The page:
BreakOut West Day One
7:30am: Somewhat frantically finish packing.
I went to the wrong Cosmo centre for election worker training the previous afternoon and ended up having to go in the evening when I had planned to get organized. For those of you who don’t know, Saskatoon has a Cosmo Seniors Centre as well as a Cosmo Civic Centre. One I can easily walk to, the other is an hour and a half bus trip from my place. Guess where I went by mistake?
8:00am: Try to get my hair to look good because I have to get my driver’s license renewed on the way out of town and it’s a new photo year. Bless the goddesses (ALL OF THEM) that it ended up looking really great. :P
8:20am: Drop partner off at work ‘cause he generously let me take the car to Regina for the conference.
8:30am: Coffee, renew driver’s license, hit tha road.
I hit good weather aside from a chilly pocket of fog around Blackstrap, which was ok with me because the hoar frost on the trees was beautiful. I think seeing potentially dangerous road conditions as “beautiful” officially makes me a city kid. I do like highway driving for the most part, though.
11:00am: Experience Reginaaaaaaa.
I rolled straight up to the conference feeling, honestly pretty shaky and gross. I didn’t have the best sleep the night before and was already nervous about going to the conference for the first time. Once I got myself registered, I plopped down in the lobby and scanned the room for familiar faces.
I FOUND NICK FAYE, who I played a show with in Saskatoon earlier this year. So that was comforting. We caught up for a bit, he introduced me to Jon Neher (Orphan Mothers, Nick Faye & the Deputies), then we parted ways before the first workshop.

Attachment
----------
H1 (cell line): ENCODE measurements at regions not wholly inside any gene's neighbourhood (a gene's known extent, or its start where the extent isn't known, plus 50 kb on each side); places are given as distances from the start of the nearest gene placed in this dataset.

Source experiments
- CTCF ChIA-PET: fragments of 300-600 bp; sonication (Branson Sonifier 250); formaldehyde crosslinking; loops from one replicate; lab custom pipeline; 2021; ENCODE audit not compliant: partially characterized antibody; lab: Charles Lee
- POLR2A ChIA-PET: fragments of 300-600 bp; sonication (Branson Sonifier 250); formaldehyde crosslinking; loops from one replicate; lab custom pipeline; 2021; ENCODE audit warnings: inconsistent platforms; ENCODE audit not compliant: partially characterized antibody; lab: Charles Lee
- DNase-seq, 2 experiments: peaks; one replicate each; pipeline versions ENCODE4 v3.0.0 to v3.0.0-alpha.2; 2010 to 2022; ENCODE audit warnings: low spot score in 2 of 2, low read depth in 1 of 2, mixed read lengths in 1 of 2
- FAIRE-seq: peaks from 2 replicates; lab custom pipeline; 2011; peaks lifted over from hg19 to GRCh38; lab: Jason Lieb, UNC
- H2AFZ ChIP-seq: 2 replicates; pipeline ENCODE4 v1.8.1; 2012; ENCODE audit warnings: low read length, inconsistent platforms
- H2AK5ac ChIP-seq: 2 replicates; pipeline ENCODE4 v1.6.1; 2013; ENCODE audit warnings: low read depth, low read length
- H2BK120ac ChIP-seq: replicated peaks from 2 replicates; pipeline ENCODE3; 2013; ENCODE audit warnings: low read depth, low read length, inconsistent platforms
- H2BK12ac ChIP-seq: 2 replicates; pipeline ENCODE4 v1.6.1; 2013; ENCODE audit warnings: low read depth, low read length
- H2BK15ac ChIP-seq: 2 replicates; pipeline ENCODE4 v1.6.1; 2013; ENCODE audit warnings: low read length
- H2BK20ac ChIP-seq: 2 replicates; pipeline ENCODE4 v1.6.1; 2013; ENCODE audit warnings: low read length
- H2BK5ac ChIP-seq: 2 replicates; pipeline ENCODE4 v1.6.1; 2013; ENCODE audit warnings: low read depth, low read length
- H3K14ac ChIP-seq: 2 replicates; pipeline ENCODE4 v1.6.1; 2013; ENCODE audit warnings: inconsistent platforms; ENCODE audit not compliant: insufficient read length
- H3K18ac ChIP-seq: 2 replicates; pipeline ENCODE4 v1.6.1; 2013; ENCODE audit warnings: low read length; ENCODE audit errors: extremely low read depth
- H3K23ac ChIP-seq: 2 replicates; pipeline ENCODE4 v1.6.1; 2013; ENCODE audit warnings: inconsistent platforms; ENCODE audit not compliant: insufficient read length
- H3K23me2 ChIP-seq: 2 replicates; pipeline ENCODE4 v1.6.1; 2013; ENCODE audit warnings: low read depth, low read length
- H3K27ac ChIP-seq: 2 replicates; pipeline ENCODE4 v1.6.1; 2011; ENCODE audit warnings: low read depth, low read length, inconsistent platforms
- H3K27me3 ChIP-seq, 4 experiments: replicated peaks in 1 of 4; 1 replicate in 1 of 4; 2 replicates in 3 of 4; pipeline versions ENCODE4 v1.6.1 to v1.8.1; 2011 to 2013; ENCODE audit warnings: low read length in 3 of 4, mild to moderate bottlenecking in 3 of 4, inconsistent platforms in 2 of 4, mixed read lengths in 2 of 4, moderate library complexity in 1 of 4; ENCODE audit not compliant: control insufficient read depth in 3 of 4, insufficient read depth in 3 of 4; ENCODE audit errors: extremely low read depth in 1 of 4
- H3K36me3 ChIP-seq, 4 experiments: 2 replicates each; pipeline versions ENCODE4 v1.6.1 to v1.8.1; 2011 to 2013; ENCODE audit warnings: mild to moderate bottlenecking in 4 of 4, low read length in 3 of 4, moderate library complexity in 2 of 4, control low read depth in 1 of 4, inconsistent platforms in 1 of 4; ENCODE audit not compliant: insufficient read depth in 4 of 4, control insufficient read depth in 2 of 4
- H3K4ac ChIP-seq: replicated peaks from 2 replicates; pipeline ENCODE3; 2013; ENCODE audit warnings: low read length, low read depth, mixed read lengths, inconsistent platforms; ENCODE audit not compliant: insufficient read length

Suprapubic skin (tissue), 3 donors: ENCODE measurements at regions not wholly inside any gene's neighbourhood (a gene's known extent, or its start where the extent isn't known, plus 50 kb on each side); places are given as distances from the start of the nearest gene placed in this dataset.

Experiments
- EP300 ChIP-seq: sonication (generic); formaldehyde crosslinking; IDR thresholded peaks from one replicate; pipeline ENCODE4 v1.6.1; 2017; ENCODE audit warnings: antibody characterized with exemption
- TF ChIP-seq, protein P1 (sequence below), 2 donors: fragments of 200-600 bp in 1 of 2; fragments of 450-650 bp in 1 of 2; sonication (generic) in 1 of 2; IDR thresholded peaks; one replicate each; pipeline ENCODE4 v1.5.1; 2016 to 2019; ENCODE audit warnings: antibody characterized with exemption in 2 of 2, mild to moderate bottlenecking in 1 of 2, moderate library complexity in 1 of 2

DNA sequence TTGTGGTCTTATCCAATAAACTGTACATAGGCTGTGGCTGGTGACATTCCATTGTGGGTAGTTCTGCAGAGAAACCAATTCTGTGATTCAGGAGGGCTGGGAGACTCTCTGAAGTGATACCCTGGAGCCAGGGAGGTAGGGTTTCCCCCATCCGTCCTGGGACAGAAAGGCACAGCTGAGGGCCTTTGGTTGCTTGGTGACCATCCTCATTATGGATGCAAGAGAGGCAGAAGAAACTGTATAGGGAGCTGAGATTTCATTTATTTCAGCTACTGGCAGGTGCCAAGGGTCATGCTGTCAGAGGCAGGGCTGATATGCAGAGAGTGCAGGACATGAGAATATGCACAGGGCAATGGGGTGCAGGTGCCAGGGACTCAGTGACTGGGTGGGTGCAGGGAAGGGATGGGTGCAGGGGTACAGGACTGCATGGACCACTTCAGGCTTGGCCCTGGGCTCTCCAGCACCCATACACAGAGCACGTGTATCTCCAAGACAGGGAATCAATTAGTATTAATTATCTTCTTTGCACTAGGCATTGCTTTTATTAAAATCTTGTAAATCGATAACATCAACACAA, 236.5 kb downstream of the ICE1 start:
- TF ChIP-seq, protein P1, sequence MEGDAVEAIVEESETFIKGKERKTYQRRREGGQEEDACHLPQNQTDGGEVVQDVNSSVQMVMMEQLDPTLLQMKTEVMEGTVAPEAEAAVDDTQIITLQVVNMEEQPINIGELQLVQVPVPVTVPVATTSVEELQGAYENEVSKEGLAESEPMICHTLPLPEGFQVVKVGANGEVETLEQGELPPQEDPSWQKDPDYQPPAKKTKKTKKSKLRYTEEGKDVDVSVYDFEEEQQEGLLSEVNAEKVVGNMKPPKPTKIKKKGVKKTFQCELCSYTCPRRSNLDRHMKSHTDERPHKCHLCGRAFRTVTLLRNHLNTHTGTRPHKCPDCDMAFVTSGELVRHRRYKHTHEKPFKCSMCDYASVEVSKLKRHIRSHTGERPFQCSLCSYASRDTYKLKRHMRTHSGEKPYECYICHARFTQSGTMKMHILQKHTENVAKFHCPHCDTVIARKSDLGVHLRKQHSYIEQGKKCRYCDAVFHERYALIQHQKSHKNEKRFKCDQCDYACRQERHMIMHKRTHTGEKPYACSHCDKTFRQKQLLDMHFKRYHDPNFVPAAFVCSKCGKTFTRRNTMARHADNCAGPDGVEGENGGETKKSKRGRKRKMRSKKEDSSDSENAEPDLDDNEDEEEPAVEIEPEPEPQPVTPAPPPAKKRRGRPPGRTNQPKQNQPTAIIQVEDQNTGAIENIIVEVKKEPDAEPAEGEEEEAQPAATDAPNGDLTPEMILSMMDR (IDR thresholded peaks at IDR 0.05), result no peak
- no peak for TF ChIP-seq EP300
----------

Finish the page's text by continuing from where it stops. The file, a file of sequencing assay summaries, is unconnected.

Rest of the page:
From here on out, the timeline gets pretty hazy, so I’ll summarize my afternoon. I took in a lot of information provided by everyone from label management to show promoters and booking agents, caught up with a couple fellow artists I hadn’t seen in a while, and took a couple mental health breaks. Burned my tongue sipping tea. Tried to track down a food source. The usual conference things, I suppose??
My biggest apprehension was going to one on one meetings with industry mentors that day. In this particular setting you could pre-book 15 minute meetings with participating delegates to chat about your work, ask questions, and potentially (for some artists) ‘pitch’ your project. I mean, honestly it was a pretty cool opportunity to be able to talk to people with experience who might be able to pass on their wisdom and advice to artists. It also felt like a lot of pressure. With only 15 minutes a meeting you need to be pretty clear + concise or you risk not representing yourself well. There is also no guarantee that you’ll click with the person you’ve booked in to talk to, which makes for a loooong meeting.
If I’m being totally honest, the first couple meetings felt rough. I was stiff and nervous and had a hard time articulating the things I wanted to talk about. By the third meeting I had loosened up a bit. Coincidentally it was with Nathan Stein, an A&R rep for Arts & Crafts.
I SHOULD have been most nervous about this one because I spent a good portion of my early 20s listening to A&C artists like Stars and Broken Social Scene. They’re arguably the most famous indie label in Canada + I’ve definitely fantasized about being represented by them.
By this point though, I was tired + my adrenaline rush was wearing off. I was reminded that my intention going into the conference wasn’t to try to get a big record deal, it was to meet people, talk about my work and take in new experiences. Why worry, right?
So we just chatted about the things I was doing and in what capacity. I’m pretty sure I said I didn’t think I was ready to work with big management/labels yet, which was/is true. He affirmed some of the things I was saying about my long-term plans and when I couldn’t think of more questions to ask we chatted a bit about our local scenes. I think that counts as a win.
It was nice to settle into that. A big part of my ‘artist growth’ over the past few months has been to consider whether or not the things I’m doing are sustainable. Now that I have some experience under my belt, I feel a lot more centered in making decisions. I’ve been working at building things slowly (with help) and I feel good about that. I don’t think that makes me unambitious, but you might have a different opinion and that’s ok.
Maybe this comes across as ‘throwing away an opportunity.’ Maybe he felt like I was wasting his time.
I don’t know. I do know that I skipped an after-party that night in favour of poutine, Netflix and a good sleep.